The Newsagents Association of NSW and the ACT has been encouraged by state Labor leader Luke Foley’s pledge to extend the moratorium on lottery ticket sales. The moratorium, which currently protects 1500 newsagents and other small businesses by outlawing lottery ticket sales to larger retailers, was introduced following the Labor government’s sale of Tatts Lotto...
The Newsagents Association of NSW and the ACT has been encouraged by state Labor leader Luke Foley’s pledge to extend the moratorium on lottery ticket sales.
The moratorium, which currently protects 1500 newsagents and other small businesses by outlawing lottery ticket sales to larger retailers, was introduced following the Labor government’s sale of Tatts Lotto on a 40 year lease in 2010. It is due to expire on April 1 this year.
Association chief executive Andrew Packham said it was pleasing that one of the major parties had come out in support,” Mr Packham said.
“It’s not often you can say politicians have listened. They’ve listened to what we’ve said and they’ve translated it into something that is quite workable.
“Tatts is a monopoly, a big company with a fair bit of history, and we are small business. Extending the moratorium is a balancing act that produces an outcome that is fair and reasonable.”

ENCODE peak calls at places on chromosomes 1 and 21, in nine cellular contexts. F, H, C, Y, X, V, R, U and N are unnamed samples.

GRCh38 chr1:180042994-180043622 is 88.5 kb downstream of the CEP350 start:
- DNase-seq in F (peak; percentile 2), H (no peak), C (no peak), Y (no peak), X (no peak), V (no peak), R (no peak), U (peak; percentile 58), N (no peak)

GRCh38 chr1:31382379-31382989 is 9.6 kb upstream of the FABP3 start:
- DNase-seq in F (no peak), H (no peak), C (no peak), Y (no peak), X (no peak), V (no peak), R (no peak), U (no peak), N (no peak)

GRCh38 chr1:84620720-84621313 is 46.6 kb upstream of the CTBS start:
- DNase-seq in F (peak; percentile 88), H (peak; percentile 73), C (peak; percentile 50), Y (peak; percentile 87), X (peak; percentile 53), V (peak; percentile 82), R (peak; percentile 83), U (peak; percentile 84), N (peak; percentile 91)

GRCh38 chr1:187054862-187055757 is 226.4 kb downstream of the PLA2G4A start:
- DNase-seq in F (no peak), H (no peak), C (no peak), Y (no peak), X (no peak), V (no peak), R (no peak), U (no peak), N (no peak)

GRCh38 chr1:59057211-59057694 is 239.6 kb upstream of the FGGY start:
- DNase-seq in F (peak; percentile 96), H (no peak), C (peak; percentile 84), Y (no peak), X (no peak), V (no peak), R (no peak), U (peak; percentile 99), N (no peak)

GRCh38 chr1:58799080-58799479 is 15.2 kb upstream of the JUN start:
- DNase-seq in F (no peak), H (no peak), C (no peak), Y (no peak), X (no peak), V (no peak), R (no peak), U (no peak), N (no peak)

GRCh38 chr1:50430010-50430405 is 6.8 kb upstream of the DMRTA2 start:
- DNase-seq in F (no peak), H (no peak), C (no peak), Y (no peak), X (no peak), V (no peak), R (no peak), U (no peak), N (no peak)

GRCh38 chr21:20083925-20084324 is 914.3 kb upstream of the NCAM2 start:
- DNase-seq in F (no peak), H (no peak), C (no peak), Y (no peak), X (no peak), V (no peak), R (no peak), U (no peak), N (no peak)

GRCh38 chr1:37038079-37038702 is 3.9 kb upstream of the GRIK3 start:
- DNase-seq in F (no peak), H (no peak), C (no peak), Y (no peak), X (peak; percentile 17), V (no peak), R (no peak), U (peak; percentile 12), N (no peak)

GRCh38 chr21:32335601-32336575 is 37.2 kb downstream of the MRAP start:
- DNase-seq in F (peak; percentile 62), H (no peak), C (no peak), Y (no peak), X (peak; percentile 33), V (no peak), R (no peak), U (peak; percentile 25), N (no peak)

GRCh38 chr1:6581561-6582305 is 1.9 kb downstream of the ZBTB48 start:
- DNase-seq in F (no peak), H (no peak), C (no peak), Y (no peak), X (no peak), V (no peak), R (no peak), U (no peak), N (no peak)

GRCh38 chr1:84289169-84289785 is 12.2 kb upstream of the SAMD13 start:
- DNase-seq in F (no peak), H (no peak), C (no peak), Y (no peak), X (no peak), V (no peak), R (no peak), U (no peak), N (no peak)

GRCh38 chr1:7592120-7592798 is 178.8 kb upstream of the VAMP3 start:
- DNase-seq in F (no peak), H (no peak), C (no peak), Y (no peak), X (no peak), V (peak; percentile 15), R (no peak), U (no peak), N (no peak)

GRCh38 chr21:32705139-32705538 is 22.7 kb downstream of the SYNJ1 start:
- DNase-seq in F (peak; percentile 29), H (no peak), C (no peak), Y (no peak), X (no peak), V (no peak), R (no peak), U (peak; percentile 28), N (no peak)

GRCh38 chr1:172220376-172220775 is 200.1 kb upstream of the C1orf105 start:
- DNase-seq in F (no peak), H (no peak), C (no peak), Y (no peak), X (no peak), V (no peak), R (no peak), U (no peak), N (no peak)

The association has had extensive consultation NSW treasurer Andrew Constance and Small Business Minister John Barilaro, and Mr Packham will meet next Wednesday with Mr Constance and other ministers.
One mediation with Tatts Lotteries in November failed to produce a result, with another meeting planned before April.
Treasury calculated the cost of extending the moratorium to be more than $1 billion by 2050, taking into account compensation to Tatts, which plans to expand its sales to include fuel convenience stores – but Mr Packham did not agree with the estimate. He suggested Treasury consider the cost to the livelihoods of small business owners should the moratorium lapse.
The association has received more than 100,000 signatures on its petition to extend the moratorium, and the Labor Party has just launched its own in support of newsagents.
“We’re working towards finding a solution,” Mr Packham said.
“The first of April is looming and we’d like something in place that takes the pressure off that.”
There are 1200 newsagents in NSW, as well as another 300 small retailers which sell lottery tickets. The tickets make anywhere between 25 and 90 per cent of total revenue for newsagents.
The effect on newspapers, which make up to 20 per cent of total revenue for newsagents, would be devastating, Mr Packham told The Newspaper Works in November.
“The newsagent system was created to ensure low cost home delivery of newspapers. That entire system is under threat.”
Mr Packham said removing income from lottery tickets would render 60 to 70 per cent of businesses unviable.
“We’re calling on the government to say look, put politics aside,” Mr Packham said this week.
“There are 1500 small businesses that want cool heads prevailing on this issue.”
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